To the Editor:
I know what was meant by it, but I couldn’t help rolling my eyes when I read the subtitle of your December 19th issue: “People who matter, on what matters most.” Frankly, that struck me as precisely our problem in this country, on so many levels.
The very idea of “people who matter” inevitably comes paired with the idea that there are “people who don’t matter.” It’s the basis of what Robert Fuller calls “rankism” — which, instead of seeing the world in black and white, sees it populated with “somebodies and nobodies.” Fuller writes, “‘Somebodies’ are sought after, given preference, lionized. ‘Nobodies’ get insulted, dissed, exploited, ignored.”
Fuller elaborated further a “Psychology Today” article:
Rankism is what people who take themselves for “somebodies” do to those they mistake for “nobodies.” Whether directed at an individual or a group, rankism aims to put targets in their place and keep them weak so they will do as they’re told and submit to being taken advantage of.
In the examples above, rankism consists of abuse of the power attached to rank. Another expression of rankism occurs when the abuse lies not in how rank is used, but in the very fact of ranking in the first place. There are lots of hierarchies whose only purpose is to justify privileging one group over another. Then, high status is used by the creators of these fabricated hierarchies to rationalize the privileges they’ve arrogated unto themselves. Contrariwise, the inferior status of the less powerful is invoked to justify their on-going exploitation. The irony is that while the less powerful are forced to serve as benefactors to those of higher rank, they are routinely depicted as dependent and inferior.
Examples of rankism based on pseudo rankings include the illicit hierarchies maintained by racism, sexism, ageism, classism, ableism, and heterosexualism (or, homophobia) — in short, the familiar isms that plague societies and that, one by one, are being discredited and dismantled.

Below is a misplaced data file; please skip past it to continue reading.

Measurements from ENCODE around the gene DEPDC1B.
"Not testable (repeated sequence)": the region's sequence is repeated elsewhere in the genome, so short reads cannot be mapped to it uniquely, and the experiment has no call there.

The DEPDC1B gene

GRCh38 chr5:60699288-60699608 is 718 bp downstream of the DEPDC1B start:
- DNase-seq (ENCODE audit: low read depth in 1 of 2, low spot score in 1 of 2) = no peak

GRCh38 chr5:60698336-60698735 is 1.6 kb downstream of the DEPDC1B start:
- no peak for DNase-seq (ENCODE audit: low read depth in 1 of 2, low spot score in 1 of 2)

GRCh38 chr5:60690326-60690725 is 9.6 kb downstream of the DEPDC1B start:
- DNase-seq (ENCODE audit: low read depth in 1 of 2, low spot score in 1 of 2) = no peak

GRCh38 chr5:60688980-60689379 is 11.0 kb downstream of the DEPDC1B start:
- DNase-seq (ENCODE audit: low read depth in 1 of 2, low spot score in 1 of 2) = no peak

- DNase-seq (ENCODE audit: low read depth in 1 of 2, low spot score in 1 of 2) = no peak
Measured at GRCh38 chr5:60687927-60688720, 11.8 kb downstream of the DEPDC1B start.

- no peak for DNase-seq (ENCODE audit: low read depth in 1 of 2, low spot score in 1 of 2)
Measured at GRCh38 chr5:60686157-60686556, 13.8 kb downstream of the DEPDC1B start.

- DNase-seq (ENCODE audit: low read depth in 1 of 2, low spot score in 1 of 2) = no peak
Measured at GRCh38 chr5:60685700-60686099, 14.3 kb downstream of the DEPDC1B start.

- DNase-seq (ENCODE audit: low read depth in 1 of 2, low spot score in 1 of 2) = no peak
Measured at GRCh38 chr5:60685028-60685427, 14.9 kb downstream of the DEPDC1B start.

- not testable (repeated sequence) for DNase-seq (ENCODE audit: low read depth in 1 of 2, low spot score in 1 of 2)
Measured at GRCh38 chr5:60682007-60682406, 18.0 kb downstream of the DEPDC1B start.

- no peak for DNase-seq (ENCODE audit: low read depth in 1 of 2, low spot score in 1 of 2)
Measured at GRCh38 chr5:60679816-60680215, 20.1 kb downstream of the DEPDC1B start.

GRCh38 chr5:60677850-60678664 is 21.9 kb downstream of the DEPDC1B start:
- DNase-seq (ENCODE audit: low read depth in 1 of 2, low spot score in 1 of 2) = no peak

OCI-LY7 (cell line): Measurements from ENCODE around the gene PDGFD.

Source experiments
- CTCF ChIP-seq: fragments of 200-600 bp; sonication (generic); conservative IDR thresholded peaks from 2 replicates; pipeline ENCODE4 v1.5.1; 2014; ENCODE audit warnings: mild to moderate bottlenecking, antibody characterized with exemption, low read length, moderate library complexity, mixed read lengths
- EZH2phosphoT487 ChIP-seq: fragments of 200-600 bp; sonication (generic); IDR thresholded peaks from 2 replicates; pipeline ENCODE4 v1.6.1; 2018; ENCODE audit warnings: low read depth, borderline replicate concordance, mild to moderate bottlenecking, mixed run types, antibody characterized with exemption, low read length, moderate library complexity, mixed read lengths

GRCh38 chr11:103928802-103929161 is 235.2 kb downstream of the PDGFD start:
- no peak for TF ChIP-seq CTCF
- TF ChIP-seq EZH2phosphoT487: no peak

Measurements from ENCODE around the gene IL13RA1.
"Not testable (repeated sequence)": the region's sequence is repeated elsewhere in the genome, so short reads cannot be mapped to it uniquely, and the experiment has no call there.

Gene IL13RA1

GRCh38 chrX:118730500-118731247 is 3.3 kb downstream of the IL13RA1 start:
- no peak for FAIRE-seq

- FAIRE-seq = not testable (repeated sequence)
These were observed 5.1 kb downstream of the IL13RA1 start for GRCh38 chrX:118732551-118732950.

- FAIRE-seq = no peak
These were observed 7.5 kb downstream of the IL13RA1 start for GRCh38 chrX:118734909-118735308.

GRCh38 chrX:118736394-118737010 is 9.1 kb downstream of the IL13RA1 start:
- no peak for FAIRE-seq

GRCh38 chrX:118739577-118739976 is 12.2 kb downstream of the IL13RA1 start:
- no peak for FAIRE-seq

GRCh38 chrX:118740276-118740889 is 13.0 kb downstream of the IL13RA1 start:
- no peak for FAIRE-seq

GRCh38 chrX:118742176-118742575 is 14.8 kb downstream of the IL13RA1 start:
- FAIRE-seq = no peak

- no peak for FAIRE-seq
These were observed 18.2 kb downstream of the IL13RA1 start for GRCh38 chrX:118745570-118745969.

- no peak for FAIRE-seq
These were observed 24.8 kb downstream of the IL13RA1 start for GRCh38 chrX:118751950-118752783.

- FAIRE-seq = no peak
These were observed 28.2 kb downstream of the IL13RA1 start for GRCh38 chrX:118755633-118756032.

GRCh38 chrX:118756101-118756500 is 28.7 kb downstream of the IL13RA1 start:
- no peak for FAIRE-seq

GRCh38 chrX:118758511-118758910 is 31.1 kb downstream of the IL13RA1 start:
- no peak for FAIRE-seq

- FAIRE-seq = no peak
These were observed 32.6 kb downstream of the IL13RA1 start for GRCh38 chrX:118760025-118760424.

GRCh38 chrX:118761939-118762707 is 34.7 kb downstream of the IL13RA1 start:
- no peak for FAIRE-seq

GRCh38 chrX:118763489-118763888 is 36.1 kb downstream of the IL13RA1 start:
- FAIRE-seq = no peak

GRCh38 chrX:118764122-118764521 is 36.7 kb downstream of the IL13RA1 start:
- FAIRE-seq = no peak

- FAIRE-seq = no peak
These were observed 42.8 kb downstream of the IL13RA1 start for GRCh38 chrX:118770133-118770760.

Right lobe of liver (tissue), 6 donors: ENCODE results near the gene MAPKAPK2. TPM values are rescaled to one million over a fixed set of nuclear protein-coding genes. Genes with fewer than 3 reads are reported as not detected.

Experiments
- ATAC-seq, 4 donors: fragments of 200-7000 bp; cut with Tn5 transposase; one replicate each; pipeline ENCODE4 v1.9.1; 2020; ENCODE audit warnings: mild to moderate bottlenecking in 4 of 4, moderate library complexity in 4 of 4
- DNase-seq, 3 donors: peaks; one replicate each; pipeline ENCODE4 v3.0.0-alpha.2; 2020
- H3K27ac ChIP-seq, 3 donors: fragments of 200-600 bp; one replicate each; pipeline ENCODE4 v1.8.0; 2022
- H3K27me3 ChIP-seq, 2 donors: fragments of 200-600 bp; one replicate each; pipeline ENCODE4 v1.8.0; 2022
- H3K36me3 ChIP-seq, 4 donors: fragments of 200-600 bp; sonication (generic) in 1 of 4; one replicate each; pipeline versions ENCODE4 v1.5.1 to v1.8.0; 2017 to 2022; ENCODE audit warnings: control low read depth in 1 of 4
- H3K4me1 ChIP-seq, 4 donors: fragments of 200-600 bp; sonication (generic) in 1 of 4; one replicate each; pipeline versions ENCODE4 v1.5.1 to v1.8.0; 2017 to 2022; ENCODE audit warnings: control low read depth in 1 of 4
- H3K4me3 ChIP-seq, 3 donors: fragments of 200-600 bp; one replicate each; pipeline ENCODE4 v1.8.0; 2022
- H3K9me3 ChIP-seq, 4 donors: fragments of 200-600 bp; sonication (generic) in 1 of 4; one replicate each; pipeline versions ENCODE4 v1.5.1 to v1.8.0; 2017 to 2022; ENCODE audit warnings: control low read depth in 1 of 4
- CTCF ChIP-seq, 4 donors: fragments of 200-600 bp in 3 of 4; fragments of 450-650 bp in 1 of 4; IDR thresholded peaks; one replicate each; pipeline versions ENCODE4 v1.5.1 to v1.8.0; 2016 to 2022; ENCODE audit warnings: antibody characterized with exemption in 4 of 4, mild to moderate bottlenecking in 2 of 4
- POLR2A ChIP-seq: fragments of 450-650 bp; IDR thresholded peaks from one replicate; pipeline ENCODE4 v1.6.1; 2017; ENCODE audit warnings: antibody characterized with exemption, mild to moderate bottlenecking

Like abuses of legitimate rank, the use of illegitimate rank is a source of humiliation and indignity. Both expressions of rankism are indefensible violations of human dignity. Rankism is simply an umbrella name for the many ways that people put others down to secure advantages for themselves. All forms of rankism have their roots in predation and have evolved from the practice of slavery.
After 15 years of living and working in Washington, D.C., the idea that there are “people who matter” and its corollary that there are then “people who don’t matter,” are at the heart of why so much in this town comes down to what I call “the least worst option.”
Whether it’s equality, energy, the economy, health care or any number of issues — the core question is the same: Who can we afford to leave out? Who can we afford to exclude? Who can we write-off? Who can we sacrifice? Who can we vote off the island? Who can we sacrifice for our own sake? Whose votes can we take for granted? Whose money can we count on after this vote?
Who are the “somebodies” and who are the “nobodies”? Who are the “people who matter” and who are the “people who don’t matter?”